Abstract 12189: Gender Differences in Intra-Operative Blood Transfusions: Analysis of 54,122 Coronary Artery Bypass (CABG) Procedures
Background/Hypothesis: Women have higher morbidity and mortality associated with CABG procedures than men. The extent intra-operative red blood cell (RBC) transfusions contribute to gender differences in surgical outcomes is not established. We hypothesized that women are at increased risk for RBC transfusions due to lower pre-op hematocrit (Hct) and blood volume, but that other factors may also contribute.
Methods: Consecutive, non-reoperative CABG procedures from 189 institutions (2012 -2015) were reviewed. Gender differences and odds ratios for intra-operative transfusion were evaluated with logistic regression models adjusting for age, blood volume (Nadler formula-to normalize for height and weight), procedure acuity, net extracorporeal circuit prime volume, use of retrograde autologous priming, first Hct in OR, nadir Hct on cardiopulmonary bypass (CPB), volume added on CPB, ultra-filtration volume, urine output on CPB, and procedure duration.
Results: Among 54,122 patients (25.3% female), 21.9% (n=11,901) received a RBC transfusion. Compared to men, female patients were older (66 yrs vs. 64 yrs, p<.001), had lower blood volumes (4.3L vs. 5.6L, p<.001), and lower pre-op Hct (32.9% vs. 37.2%, p<.001). Transfusion rates were 3-fold higher in women vs. men (45.1% vs 13.7%, p<.001). Even after adjustment for independent predictors of intra-operative transfusion, women remained at increased risk vs men (OR = 1.3, 95% CI = 1.2 -1.4). No gender differences in transfusion rates were observed for Hct 21%-23% (Figure).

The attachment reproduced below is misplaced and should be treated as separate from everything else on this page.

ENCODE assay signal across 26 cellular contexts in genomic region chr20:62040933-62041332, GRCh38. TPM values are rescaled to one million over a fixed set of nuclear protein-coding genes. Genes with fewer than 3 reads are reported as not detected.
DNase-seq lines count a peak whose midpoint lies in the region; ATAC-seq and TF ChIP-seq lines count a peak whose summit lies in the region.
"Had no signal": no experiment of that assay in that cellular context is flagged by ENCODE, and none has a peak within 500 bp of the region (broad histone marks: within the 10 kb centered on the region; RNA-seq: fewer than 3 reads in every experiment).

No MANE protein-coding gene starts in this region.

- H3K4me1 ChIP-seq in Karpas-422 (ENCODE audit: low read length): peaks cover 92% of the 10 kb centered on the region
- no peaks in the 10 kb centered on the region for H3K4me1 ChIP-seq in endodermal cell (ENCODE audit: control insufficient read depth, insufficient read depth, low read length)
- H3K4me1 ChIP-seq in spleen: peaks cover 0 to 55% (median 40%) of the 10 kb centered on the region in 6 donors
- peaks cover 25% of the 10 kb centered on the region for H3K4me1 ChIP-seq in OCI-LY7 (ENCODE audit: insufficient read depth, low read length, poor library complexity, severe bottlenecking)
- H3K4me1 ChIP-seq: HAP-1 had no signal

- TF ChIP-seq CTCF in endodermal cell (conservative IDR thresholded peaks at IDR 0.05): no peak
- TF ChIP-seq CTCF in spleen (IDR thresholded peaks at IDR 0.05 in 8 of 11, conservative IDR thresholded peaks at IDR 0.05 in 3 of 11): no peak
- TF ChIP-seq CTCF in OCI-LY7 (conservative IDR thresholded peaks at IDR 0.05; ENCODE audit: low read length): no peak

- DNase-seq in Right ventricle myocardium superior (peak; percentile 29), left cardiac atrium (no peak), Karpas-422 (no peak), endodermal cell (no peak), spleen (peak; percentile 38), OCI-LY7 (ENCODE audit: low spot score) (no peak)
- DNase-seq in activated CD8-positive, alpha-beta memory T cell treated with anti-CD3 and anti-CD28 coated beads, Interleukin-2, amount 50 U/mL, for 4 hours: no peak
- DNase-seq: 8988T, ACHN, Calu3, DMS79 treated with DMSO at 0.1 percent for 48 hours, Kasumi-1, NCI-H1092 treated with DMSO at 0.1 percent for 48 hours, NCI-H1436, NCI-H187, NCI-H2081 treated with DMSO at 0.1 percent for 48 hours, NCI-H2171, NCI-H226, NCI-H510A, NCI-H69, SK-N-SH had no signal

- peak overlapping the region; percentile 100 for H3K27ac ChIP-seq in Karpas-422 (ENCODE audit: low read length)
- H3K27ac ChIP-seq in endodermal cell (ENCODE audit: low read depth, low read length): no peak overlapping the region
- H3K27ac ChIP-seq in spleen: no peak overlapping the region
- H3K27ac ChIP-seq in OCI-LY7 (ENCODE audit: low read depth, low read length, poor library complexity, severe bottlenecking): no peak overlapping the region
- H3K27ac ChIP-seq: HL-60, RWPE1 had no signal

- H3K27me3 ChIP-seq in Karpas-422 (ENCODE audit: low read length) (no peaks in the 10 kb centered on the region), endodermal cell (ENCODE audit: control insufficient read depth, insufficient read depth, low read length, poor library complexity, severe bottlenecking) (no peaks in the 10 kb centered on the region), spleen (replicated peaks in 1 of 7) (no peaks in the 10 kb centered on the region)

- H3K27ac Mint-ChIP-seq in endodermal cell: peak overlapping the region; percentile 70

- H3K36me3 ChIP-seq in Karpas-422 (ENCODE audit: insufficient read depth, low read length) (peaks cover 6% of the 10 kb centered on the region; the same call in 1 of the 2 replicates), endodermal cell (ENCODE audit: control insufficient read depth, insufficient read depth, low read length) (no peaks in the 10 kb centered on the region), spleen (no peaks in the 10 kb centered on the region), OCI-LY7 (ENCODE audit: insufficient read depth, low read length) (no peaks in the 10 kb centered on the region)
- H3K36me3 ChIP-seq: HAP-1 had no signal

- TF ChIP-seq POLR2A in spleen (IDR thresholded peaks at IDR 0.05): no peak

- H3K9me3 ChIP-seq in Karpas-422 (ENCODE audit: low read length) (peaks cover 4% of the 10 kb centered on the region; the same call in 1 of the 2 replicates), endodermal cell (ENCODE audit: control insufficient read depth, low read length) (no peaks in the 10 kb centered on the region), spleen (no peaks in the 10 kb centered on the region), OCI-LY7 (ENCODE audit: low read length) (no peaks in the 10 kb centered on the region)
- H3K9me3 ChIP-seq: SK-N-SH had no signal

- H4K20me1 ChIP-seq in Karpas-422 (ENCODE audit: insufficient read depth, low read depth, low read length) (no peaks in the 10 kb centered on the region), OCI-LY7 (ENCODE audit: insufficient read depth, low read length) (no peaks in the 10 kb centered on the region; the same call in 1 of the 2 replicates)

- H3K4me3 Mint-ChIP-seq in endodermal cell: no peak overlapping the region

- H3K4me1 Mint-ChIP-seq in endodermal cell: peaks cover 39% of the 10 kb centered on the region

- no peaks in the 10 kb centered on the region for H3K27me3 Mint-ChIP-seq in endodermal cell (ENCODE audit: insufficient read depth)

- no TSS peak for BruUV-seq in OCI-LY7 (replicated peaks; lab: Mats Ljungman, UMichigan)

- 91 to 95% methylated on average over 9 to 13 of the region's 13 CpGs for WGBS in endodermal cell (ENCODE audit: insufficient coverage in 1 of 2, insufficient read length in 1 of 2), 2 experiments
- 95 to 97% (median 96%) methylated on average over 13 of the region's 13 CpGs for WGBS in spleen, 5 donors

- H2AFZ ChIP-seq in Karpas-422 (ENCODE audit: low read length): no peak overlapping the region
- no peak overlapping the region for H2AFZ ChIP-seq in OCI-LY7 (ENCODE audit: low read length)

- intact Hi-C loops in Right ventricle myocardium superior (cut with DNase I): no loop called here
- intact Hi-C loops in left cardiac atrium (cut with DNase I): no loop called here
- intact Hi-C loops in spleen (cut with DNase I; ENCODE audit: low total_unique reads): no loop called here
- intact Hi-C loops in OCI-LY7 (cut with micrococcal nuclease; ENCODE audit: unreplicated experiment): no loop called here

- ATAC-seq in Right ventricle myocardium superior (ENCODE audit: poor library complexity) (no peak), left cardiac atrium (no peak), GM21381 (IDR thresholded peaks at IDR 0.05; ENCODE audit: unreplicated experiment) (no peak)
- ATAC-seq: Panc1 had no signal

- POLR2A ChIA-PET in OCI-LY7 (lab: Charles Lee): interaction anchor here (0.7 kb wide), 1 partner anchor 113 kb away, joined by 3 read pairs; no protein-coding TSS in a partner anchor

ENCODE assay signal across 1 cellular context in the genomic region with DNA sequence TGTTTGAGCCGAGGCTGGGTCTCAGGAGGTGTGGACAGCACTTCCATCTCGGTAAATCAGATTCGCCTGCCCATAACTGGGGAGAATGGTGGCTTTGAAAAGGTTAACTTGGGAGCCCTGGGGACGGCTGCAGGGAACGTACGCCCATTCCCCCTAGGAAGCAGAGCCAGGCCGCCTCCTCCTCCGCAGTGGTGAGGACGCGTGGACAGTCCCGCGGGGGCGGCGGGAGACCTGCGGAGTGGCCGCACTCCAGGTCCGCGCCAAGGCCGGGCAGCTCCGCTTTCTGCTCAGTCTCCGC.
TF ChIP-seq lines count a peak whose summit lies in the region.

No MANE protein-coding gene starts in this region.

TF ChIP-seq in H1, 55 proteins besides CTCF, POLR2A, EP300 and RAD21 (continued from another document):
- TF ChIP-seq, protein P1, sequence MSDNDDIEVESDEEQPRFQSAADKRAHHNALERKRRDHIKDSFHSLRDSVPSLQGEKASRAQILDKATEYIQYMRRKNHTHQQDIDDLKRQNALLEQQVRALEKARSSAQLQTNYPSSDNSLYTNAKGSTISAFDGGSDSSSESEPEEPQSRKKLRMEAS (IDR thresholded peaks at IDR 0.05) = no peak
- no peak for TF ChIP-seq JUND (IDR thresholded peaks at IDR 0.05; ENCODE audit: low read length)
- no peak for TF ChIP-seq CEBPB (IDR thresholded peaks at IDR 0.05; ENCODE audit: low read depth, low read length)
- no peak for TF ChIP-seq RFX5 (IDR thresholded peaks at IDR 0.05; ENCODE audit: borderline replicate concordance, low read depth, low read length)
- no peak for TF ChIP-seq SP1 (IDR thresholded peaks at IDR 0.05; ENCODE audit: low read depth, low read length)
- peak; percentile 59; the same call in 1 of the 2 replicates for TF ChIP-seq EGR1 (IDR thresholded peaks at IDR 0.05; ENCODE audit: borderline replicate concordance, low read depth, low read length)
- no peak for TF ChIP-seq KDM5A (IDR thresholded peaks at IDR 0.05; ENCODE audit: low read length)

Conclusions: Women have an increased risk of intra-operative RBC transfusion vs men. After adjusting for height and weight, much of this risk is due to gender differences in pre-op Hct and blood volume, however a residual significant risk remained after adjustment. Perfusion strategies aimed at gender differences may minimize unnecessary transfusions. Future study on the impact of gender on transfusion practice in cardiac surgery is warranted.
Author Disclosures: S. Weinstein: Employment; Significant; Dr. Weinstein is EVP, Chief Medical Officer at SpecialtyCare, Inc., which collects and analyzes perfusion data from over 180 institutions. The conclusions do not promote any goods or services. E. Tesdahl: Employment; Significant; Dr Tesdahl is a biostatistician in the Medical Department at SpecialtyCare, Inc. A. Stammers: Employment; Significant; Mr. Stammers is Directory of Quality and Outcomes Research at SpecialtyCare, Inc. L.B. Mongero: Employment; Significant; Linda Mongero is the Director of Education and Clinical Performance at SpecialtyCare, Inc.. T.A. Dickinson: None. Y. Toyoda: None. R. Morris: None. M. Firstenberg: None. L.J. Mosca: Employment; Modest; Dr Mosca is a consultant to SpecialtyCare, Inc..
- © 2016 by American Heart Association, Inc.